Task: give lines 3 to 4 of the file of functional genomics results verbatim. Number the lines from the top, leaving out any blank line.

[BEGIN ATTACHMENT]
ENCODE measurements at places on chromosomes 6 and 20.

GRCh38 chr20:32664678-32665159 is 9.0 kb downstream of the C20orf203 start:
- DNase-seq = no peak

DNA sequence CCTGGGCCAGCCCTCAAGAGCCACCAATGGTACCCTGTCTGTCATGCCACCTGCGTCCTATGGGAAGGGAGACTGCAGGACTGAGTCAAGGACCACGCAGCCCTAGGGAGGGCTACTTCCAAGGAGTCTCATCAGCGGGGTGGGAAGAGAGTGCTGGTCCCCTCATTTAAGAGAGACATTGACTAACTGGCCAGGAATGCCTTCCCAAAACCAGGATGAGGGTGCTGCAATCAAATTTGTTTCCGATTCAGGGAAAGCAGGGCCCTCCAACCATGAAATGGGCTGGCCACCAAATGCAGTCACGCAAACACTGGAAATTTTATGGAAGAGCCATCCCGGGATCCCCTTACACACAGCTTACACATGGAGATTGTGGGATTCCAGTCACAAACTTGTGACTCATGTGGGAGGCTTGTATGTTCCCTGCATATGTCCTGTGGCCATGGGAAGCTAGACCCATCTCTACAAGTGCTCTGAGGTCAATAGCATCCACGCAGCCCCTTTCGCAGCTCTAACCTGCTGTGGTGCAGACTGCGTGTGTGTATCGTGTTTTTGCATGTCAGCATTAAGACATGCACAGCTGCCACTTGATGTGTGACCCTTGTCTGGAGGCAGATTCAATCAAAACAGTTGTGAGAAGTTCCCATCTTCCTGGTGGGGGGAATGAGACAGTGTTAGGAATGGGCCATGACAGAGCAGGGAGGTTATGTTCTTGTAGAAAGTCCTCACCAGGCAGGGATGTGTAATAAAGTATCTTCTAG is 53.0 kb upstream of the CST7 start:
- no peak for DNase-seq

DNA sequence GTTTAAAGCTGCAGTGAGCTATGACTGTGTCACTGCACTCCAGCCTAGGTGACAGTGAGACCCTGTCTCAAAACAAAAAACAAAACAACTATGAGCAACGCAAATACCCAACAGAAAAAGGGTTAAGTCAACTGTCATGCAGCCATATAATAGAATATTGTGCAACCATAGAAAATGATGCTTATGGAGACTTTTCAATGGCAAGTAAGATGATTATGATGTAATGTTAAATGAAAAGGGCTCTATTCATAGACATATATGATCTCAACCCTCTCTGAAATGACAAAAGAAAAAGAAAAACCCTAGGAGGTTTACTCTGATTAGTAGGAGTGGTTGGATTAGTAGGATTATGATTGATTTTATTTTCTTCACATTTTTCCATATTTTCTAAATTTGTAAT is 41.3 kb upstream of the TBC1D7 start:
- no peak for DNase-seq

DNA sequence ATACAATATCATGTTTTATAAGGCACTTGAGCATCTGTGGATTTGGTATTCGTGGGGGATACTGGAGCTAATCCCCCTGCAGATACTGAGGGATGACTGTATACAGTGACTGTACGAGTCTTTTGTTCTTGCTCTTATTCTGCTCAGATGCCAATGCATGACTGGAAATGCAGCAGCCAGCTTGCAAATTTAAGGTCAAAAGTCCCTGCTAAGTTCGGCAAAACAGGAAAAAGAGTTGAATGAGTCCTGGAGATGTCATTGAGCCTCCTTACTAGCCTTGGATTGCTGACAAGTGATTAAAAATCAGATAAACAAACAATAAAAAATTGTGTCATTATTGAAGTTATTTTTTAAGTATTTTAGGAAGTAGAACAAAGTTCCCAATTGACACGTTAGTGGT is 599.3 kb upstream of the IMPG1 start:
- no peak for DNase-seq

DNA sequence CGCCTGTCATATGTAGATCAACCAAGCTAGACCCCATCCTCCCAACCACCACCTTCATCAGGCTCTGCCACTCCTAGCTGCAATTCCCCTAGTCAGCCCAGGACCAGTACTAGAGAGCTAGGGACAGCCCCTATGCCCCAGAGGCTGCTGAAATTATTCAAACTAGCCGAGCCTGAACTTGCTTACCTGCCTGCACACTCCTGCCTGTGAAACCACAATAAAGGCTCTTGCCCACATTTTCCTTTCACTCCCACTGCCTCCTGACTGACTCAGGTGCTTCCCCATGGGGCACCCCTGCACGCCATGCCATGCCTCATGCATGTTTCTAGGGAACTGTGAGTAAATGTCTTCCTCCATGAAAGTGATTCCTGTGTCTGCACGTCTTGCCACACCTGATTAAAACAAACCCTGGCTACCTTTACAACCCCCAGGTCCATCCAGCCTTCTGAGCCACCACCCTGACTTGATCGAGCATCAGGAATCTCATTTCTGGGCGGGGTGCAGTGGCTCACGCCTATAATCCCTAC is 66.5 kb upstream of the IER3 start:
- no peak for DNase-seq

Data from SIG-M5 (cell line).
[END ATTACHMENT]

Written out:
- DNase-seq = no peak

DNA sequence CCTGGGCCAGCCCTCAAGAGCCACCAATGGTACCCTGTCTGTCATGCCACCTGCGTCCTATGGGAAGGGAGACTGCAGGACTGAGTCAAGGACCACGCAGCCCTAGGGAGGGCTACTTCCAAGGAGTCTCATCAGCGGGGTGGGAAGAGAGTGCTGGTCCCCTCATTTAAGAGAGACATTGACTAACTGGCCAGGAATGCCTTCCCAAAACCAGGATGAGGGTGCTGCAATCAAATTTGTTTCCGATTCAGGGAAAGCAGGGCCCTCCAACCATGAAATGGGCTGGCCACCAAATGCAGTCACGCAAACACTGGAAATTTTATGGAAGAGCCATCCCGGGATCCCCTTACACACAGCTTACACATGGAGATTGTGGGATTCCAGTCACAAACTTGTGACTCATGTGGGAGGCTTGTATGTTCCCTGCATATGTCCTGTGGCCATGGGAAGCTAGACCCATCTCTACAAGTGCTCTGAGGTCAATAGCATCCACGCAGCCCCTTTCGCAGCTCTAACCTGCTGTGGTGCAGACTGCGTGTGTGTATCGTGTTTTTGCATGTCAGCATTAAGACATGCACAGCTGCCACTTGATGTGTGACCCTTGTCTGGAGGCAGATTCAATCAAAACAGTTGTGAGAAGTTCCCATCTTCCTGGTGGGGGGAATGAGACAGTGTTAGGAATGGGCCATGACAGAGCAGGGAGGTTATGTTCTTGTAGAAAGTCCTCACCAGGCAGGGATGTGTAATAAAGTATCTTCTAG is 53.0 kb upstream of the CST7 start: